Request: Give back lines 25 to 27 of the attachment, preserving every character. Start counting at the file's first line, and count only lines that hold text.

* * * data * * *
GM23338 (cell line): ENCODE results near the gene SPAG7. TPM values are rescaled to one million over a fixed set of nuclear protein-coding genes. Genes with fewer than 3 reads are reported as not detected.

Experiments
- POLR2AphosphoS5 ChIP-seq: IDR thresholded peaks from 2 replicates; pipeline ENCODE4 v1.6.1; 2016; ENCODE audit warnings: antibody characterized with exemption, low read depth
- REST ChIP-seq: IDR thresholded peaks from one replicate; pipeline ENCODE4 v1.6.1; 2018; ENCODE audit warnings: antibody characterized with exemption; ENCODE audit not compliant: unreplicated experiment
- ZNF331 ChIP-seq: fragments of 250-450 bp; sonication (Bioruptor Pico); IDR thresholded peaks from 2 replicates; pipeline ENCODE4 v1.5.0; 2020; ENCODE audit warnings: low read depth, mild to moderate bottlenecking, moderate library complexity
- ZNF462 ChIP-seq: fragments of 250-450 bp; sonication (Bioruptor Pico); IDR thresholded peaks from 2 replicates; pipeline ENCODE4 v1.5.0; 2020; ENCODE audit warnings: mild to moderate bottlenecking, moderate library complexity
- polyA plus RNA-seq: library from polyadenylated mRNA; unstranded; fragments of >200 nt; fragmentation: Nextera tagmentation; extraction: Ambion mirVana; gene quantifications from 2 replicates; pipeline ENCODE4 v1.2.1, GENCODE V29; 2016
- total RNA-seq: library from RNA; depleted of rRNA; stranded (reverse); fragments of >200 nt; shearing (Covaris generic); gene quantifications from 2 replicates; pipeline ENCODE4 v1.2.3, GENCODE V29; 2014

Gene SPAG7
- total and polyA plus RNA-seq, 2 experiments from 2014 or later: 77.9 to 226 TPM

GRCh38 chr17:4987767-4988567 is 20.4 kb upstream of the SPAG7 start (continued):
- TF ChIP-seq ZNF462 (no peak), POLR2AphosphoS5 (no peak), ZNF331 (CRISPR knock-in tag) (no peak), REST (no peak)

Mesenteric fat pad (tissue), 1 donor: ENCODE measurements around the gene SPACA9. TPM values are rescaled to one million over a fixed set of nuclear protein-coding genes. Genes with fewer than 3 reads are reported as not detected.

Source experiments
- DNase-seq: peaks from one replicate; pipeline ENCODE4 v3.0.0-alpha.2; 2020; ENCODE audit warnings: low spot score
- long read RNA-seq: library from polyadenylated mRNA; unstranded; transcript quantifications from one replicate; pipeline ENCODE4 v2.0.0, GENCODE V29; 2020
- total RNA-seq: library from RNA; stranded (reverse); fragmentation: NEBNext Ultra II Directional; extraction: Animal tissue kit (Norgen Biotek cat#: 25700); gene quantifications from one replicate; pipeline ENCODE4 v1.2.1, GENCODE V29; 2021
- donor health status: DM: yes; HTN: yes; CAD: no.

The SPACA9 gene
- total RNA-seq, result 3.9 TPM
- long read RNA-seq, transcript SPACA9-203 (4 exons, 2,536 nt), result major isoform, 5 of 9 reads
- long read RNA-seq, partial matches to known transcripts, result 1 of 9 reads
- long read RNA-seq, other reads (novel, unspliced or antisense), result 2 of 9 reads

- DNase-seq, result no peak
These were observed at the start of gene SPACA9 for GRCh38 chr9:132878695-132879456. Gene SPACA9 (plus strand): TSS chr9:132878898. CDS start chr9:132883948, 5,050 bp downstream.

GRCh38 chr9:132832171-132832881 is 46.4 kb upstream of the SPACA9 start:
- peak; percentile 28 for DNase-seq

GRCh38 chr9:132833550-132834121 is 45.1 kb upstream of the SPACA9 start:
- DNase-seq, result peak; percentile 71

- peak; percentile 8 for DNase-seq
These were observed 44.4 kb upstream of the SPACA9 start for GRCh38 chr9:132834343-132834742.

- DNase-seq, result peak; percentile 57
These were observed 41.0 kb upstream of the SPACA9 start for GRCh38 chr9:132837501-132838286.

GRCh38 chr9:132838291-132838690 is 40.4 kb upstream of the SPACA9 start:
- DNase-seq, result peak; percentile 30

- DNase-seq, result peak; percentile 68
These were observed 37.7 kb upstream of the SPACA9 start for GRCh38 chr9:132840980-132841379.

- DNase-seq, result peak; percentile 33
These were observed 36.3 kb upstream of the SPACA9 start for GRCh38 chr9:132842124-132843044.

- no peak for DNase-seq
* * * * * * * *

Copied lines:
These were observed at the start of gene SPACA9 for GRCh38 chr9:132878695-132879456. Gene SPACA9 (plus strand): TSS chr9:132878898. CDS start chr9:132883948, 5,050 bp downstream.

GRCh38 chr9:132832171-132832881 is 46.4 kb upstream of the SPACA9 start:
- peak; percentile 28 for DNase-seq